Today is the second day of chemo and Jace is handling it great. It's to be expected that the first couple days they are relatively unaffected, and as the treatment progresses, they start to feel more icky. With this transplant in particular, his entire (or close to it) bone marrow will be wiped out, causing him to become transfusion dependent. That means he will be consistently receiving platelet and red blood cell (RBC) transfusions regularly until his transplanted marrow starts growing it's own cells. So thank you so much to all you blood donors out there!! Every drop counts!
Treatments are all done intravenously (IV) through his central line (CVC- Central Venous Catheter). This allows quick access to the main blood stream without needing to *painfully* insert an IV catheter each time. All meds, transfusions, and chemo drugs are able to go through the CVC, along with fluids and IV nutrition if needed.
Since every patient is so different, there are no rules as to the milestones before, during or post transplant. But there are broad estimations. For instance, usually by day -5 he will start to feel really icky: decreased appetite, low energy, sad, achy, etc. Transplant (Day 0) is fairly anticlimactic because the stem cells are placed in a bag like a typical blood product transfusion. For the first few weeks post transplant, patients typically feel really icky, and a lot of times develop what is called mucositis, which are sores or lesions throughout the gastrointestinal (GI) Tract. This means every surface from his lips and tongue, down to his cute little bottom will be tender. This is one of the biggest reason transplant patients tend to have a decreased appetite and need IV nutrition.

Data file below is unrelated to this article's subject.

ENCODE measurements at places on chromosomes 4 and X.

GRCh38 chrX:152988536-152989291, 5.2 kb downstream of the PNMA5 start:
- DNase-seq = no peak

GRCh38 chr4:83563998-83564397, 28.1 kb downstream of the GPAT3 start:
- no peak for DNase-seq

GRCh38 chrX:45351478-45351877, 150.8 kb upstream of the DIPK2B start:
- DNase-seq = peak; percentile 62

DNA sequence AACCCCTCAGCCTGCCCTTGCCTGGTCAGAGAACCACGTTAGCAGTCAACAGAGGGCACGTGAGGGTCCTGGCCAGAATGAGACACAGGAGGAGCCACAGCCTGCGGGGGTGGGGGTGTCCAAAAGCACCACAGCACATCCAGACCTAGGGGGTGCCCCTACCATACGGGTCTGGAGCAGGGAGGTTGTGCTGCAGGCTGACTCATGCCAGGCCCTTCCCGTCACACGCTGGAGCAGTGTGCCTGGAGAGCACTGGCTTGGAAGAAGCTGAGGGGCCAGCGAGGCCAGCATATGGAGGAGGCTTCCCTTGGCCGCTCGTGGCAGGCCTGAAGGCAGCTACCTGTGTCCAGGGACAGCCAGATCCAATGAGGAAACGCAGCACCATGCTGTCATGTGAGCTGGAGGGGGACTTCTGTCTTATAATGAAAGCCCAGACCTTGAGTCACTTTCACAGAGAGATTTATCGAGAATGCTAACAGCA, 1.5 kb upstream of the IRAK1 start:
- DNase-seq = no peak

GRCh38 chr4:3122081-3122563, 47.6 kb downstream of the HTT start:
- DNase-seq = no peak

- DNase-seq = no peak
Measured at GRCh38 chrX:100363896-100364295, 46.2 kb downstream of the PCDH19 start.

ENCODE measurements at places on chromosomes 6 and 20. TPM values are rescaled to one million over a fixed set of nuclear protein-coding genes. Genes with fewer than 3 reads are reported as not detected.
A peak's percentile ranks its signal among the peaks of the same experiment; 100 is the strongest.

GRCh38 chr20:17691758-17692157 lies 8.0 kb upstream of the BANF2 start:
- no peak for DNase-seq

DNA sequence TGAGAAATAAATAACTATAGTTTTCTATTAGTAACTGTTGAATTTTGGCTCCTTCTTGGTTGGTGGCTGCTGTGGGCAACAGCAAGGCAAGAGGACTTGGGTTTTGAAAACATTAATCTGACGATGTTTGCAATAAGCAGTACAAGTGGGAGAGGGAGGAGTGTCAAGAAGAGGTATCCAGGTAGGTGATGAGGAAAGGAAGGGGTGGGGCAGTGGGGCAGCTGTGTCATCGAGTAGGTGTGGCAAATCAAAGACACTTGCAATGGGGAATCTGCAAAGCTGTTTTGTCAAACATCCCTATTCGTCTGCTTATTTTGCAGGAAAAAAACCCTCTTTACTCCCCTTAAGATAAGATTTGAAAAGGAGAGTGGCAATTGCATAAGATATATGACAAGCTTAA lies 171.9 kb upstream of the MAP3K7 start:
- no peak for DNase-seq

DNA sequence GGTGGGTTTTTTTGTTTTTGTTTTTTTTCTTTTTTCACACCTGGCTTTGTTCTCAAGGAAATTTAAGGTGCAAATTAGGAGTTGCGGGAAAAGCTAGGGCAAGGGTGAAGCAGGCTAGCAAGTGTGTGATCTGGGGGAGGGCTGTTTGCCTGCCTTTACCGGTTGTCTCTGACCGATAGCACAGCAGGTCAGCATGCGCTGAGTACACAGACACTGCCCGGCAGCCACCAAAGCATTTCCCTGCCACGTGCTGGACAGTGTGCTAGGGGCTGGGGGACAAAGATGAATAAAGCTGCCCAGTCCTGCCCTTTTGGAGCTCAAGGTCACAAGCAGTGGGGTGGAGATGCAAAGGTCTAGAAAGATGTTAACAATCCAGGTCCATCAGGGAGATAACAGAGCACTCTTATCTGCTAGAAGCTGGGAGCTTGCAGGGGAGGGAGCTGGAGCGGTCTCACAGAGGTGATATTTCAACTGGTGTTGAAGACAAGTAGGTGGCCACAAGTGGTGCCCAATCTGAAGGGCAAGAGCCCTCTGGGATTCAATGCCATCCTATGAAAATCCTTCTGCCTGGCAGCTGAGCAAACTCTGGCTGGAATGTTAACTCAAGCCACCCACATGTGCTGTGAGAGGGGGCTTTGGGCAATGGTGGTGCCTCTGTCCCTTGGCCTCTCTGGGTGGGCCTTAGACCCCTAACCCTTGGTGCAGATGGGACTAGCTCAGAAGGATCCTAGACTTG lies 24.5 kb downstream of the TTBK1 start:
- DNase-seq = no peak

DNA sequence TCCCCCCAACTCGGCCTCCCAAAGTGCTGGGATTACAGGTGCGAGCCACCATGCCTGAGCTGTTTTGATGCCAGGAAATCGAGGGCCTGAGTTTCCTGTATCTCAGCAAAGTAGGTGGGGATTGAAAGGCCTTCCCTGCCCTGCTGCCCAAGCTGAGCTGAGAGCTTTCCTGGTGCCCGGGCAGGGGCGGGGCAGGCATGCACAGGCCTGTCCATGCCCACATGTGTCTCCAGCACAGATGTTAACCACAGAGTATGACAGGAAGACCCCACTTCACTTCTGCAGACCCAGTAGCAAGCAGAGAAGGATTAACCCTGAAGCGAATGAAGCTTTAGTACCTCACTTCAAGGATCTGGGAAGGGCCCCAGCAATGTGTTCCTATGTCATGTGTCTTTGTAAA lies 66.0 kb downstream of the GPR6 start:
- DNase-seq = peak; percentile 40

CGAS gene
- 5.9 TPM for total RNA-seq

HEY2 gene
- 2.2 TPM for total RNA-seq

The mucositis starts to clear up around the time of engraftment, which is when the donor cells decide to enjoy their new home and start producing the all important white blood cells (WBC). Another important marker is when the WBCs start to be produced and the blood product counts start to rise. Before this time, Jace will have no cells to fight off illness, therefore the stem cell transplant (SCT) wing is an isolated wing of the hospital.
Every person coming in to the SCT wing has to scrub in and wear booties. Also sanitizing hands before and after entering a room is a must. Any personnel who enter our room have disposable gowns and gloves on at all times, and will move to wearing a mask as his WBC counts fall.
Time will fly by, and also drag on. Thank you to everyone for keeping us in your thoughts and prayers. Hopefully it will calm down a little bit so we can keep everyone posted!!
Andrew, Becca and baby Jace
P.s. Jace has made so many new friends at Stanford, he has been given goodies from the Child Life department, working with physical therapy and occupational therapy, and many many more ( those are just the fun people that play games with him